I will finish with two quotes from two gurus who have made an enormous impact on my life:

    “It comes with understanding, not determination. Become fully aware of your problem, look at it from all sides, watch how it affects your life. You are free from what you have understood.” - Nisargadatta Maharaj

    “It is truth that liberates, not your effort to be free.” - Jiddu Krishnamurti

    I truly hope this helps at least one soul out there, from the bottom of my heart. Feel free to message me if you would like to.
  2. This was a pleasure to read. I thank you for your time and the information you have shared is valuable. All the best
    Huskerjim, 232 and Perfectionst like this.
  3. Lumian

    Lumian Fapstronaut

    It's amazing to see some key similarities in our stories, how the inner work is key, how guilt and shame is part of the problem and that the power lies in understanding, not "fighting against the desire". I loved when you spoke about "descend".

    But just one thing, when you say "So then we try to educate it, make it transform, make it rise up to where we are. Very patronising indeed! None of these attempts work. This act of ‘resisting temptation’ says, ‘No. I’m better than that.” The snake says “Are you sure?”"

    I understand what you are saying here, but I assure you that making the energy rise is a very real thing and making it rise does not mean educating it and it's not about resisting, but transforming this energy into higher possibilities so that you don't have to resist anything. You probably still have sex, so I assume you don't have to deal with that extra energy when you don't engage in sexual activity at all. So I would be very careful with that. (Please correct me if I'm wrong).

    Also I think that "resisting" is very important at the beginning of the process and it's almost inevitable because the tendency is so strong. But we can transform this resistance into some intelligent strategies, working with the mind that is trapped in the visuals by creating other visuals. For example, if a desire-image comes you can face that image and create an "x ray" visual, by imagining everything under the skin, the flesh, blood, fecal matter, the bones... Whatever works. Until you reach a point where you don't need this.

    And in this process it's really important to see porn for what it is and to observe what you have created in your mind. But I wouldn't recommend for anyone who's starting to try to actually see porn, it's best to start by just reflecting on it, on the consequences and on what you really want for your life.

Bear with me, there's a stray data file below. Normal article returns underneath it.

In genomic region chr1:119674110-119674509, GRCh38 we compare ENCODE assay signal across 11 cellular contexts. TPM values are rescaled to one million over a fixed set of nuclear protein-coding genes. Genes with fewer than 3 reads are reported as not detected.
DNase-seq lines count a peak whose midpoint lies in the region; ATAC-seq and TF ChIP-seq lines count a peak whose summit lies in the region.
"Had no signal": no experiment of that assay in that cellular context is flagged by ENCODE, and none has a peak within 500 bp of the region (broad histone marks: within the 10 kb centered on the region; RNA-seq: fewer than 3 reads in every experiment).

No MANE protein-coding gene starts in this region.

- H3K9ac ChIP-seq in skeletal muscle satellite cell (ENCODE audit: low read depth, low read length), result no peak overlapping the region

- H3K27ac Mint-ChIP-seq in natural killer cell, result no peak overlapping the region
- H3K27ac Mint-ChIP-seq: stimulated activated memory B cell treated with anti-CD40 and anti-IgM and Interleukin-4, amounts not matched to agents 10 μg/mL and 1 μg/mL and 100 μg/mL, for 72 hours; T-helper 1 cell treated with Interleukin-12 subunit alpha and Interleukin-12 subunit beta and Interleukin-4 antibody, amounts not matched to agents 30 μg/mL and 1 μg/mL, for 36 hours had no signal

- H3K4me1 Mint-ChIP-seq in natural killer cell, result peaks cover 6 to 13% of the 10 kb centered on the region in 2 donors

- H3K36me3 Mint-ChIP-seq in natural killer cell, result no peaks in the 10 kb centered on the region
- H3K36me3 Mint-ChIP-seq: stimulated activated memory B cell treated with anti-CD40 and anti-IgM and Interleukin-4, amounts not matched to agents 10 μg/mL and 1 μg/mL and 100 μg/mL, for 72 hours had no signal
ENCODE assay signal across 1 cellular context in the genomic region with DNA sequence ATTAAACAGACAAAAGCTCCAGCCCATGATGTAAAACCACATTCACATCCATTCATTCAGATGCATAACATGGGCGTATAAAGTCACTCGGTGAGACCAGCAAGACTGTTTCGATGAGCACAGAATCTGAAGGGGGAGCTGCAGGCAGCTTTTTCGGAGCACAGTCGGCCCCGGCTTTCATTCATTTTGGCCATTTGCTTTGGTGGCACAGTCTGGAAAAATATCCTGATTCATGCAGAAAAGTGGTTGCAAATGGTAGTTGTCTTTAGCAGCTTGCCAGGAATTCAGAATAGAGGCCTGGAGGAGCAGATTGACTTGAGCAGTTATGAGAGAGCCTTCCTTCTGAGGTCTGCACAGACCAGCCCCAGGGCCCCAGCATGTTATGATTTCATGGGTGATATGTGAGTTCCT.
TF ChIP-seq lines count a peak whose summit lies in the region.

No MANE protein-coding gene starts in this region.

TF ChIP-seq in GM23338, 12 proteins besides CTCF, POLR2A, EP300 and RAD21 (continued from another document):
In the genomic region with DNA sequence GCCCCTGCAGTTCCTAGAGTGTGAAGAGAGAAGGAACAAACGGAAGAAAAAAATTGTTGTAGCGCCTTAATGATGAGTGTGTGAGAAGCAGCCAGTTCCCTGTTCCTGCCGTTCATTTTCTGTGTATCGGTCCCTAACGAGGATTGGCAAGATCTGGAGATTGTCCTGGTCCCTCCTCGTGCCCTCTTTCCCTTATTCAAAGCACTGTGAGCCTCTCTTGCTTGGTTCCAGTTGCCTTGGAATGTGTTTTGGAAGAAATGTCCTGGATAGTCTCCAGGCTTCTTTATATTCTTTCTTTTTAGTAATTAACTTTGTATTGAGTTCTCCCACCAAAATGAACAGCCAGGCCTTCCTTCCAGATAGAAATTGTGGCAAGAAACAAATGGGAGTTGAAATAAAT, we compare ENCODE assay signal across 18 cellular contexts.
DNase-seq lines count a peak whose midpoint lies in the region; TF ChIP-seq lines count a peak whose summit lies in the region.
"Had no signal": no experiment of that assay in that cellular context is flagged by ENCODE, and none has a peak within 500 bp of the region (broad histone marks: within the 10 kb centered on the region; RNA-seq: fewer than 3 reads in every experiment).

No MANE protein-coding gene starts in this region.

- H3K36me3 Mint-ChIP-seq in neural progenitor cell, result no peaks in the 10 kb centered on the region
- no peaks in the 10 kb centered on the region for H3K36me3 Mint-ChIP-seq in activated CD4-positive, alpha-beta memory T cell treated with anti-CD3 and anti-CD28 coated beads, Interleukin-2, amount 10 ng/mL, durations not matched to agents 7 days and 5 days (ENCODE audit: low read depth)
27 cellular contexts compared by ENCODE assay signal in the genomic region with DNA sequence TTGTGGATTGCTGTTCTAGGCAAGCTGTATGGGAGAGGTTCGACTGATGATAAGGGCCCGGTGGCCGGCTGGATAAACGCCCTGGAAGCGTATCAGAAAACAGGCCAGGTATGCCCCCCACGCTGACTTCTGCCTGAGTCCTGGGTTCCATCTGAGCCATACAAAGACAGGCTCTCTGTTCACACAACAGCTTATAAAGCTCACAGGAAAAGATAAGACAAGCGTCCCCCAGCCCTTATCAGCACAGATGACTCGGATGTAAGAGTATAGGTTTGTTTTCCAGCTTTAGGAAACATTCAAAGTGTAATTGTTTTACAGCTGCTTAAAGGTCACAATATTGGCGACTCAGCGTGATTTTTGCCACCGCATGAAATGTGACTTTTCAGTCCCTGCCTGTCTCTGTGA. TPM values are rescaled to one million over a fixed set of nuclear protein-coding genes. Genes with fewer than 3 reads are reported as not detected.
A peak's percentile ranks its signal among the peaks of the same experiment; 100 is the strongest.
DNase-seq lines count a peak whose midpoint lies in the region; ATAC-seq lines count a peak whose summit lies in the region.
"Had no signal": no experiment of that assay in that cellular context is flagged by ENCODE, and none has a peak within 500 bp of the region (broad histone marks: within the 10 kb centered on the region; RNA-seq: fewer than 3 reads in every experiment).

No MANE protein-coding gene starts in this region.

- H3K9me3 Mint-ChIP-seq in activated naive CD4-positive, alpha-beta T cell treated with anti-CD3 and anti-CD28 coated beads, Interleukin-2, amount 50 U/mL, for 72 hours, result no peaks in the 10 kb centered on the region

BTW, I love the way you write! All the best.
    Last edited: Jan 25, 2023
  4. Perfectionst

    Perfectionst Fapstronaut


    Yes, this very thing happened to me. But I didn't make the same effort as you to understand what had happened at a deep level, why this approach worked. You have done an amazing job of introspection, and translated into words things that are very difficult to describe, congratulations!. It would be great to hear more details about what changes you have experienced on a personal level and in your relationship.

    I am very happy to be on this boards. It feels like, each of us in our own place, maybe on the other side of the planet, we are putting together the pieces of a puzzle.
    Lumian likes this.
  5. 232

    232 Fapstronaut

    Thank you for this. I totally agree with what you've said. No I don't think you are wrong at all, I just think there's a subtle point of potential misunderstanding here in a really tricky area so I should clarify my position.

    I totally agree that the enormous sexual energy which we have access to can be channeled and transformed in all sorts of different ways (used constructively in exercise, learning a new hobby, creative pursuits, and even physically transformed within the body through things like Qi Gong and meditation). This sort of thing I'm sure is extremely helpful for everyone on this site.

    The point I am making which is so odd and unusual, and which we basically never encounter, is that we always 'try to make it rise' before making the descent I have described, which is so vital.

    We will do anything to avoid this descent, basically, because it means really facing the situation and ourselves in its totality without moving away or trying to change anything. We jump the gun, and immediately try to 'fix' what we see.

    So in a way, you could say that the process I have described is actually make the energy 'rise', speaking metaphorically (and probably physically too). It is certainly a most wonderful transformation. But our usual attempts to do this come from fear, not organically through understanding. We don't want the truth, we want the thing to be gone. But the thing is us!